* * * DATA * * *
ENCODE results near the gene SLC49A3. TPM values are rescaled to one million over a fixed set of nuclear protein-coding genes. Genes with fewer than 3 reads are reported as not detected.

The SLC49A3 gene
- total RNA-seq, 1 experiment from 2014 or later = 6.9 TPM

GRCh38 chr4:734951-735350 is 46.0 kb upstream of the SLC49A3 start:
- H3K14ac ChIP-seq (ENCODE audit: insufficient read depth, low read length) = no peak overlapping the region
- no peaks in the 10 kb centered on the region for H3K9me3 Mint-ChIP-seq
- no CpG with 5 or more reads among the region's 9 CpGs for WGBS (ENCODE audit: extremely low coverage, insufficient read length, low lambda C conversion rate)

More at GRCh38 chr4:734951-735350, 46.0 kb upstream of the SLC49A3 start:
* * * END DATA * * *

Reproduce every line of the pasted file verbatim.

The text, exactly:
ENCODE results near the gene SLC49A3. TPM values are rescaled to one million over a fixed set of nuclear protein-coding genes. Genes with fewer than 3 reads are reported as not detected.

The SLC49A3 gene
- total RNA-seq, 1 experiment from 2014 or later = 6.9 TPM

GRCh38 chr4:734951-735350 is 46.0 kb upstream of the SLC49A3 start:
- H3K14ac ChIP-seq (ENCODE audit: insufficient read depth, low read length) = no peak overlapping the region
- no peaks in the 10 kb centered on the region for H3K9me3 Mint-ChIP-seq
- no CpG with 5 or more reads among the region's 9 CpGs for WGBS (ENCODE audit: extremely low coverage, insufficient read length, low lambda C conversion rate)

More at GRCh38 chr4:734951-735350, 46.0 kb upstream of the SLC49A3 start: